This year will be “crunch time” for most community pharmacies who have not yet decided on adopting disruptive technologies as a means of improving the “bottom line” of their pharmacy.
I am thinking specifically the decision to purchase a robotic dispensing machine.
It is almost a “no-brainer”.
Robotic dispensing equipment has been available to pharmacy for nearly 20 years in most western economies, with improvements in price and efficiency gradually taking place over that period of time.
Australian pharmacy has always thought of itself as being an early adopter for technology, but in terms of robotic dispensing, it has been slow to change because of the reasonable financial returns available through the PBS.
Now the party is over.
Both the pharmacy life cycle and the PBS product cycle coincided with a hard landing in 2012 and we can see quite starkly the failure of pharmacy professional leadership to expand pharmacy core business during its stewardship of the last pharmacy business cycle leaving a large “hole” to fill and no immediate resources on hand to bridge the gap.
Just making the decision to purchase a robotic dispensing machine will simply put you in “catch-up” mode, quickly followed by a range of social, management and marketing decisions, with almost all of these processes falling on top of each other and with little room to move.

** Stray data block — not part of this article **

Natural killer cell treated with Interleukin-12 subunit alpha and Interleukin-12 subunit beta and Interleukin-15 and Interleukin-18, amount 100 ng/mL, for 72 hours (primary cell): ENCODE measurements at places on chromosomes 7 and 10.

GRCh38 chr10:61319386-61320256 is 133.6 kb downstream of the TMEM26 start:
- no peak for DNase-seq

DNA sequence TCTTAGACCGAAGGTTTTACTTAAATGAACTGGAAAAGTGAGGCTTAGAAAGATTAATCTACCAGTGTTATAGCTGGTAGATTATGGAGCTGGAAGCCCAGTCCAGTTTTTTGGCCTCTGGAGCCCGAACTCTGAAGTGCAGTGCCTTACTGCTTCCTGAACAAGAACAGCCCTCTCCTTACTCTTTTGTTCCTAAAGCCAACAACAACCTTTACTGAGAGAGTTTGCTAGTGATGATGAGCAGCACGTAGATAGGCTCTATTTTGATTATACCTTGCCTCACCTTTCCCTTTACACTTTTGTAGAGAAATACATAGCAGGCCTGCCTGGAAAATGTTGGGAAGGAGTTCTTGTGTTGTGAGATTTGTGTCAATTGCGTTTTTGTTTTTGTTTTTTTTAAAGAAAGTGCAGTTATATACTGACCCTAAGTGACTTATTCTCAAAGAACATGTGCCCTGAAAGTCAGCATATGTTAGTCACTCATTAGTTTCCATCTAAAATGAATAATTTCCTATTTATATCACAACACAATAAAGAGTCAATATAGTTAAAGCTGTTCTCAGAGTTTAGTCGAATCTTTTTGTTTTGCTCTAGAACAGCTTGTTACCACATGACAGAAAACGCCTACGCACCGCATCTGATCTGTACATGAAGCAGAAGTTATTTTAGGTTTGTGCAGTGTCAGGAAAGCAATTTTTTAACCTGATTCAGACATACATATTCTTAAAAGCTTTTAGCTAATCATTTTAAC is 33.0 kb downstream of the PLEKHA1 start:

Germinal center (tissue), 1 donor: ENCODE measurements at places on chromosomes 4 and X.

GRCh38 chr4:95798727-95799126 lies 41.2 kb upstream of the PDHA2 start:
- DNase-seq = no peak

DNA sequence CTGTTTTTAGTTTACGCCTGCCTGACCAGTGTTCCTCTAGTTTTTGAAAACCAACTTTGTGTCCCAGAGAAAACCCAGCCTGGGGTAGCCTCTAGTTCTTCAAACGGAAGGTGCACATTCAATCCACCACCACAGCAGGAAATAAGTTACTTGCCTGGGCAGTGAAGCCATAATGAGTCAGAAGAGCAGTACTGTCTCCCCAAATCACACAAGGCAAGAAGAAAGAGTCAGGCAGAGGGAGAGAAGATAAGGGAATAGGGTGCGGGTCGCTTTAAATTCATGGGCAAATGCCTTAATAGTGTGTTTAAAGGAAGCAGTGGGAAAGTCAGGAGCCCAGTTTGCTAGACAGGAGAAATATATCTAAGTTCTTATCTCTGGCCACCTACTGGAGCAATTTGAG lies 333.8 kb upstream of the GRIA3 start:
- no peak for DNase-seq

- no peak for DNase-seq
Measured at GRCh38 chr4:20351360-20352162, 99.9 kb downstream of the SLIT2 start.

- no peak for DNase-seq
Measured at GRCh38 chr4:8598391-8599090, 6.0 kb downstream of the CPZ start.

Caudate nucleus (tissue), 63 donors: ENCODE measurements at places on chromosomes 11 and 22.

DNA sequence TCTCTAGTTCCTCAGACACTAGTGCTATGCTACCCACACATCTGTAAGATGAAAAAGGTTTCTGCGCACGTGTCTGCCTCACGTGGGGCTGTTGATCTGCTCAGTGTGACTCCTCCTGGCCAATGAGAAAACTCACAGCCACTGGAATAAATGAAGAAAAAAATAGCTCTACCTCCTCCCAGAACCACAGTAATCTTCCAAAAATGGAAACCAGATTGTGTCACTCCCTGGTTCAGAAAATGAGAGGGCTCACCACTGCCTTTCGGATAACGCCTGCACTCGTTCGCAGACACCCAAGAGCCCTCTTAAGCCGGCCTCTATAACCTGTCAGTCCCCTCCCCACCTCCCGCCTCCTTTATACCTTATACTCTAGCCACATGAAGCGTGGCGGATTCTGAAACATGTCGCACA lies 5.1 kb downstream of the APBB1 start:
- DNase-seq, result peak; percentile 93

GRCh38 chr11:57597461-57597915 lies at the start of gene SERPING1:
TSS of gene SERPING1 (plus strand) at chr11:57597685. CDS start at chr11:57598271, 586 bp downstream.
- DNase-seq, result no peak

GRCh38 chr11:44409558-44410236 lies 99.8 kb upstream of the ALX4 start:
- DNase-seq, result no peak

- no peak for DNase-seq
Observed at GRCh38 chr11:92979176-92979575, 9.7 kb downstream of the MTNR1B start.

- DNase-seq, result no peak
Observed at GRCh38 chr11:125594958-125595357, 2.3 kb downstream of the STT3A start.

First is the staff displacement.
In a single-pharmacist dispensary, nearly 90 percent of that pharmacist will be available for forward pharmacy activity with 10 percent remaining with the dispensary as the final quality control check.
Also, 100 percent of a dispensary assistant becomes available.
Where do these people go to and what will they do?
Without appropriate planning there will be major pharmacy unemployment issues if they are simply “let go”.
This type of displacement should have been completely unnecessary if pharmacists had been trained to deliver clinical services and dispensary assistants converted to clinical assistants. I2P has been writing about this for 15 years!
So the first management decision ought to be to institute appropriate educational systems to develop the needed skills – and I can tell you from previous experience that it will take a full 12 months to have displaced staff up to productive levels.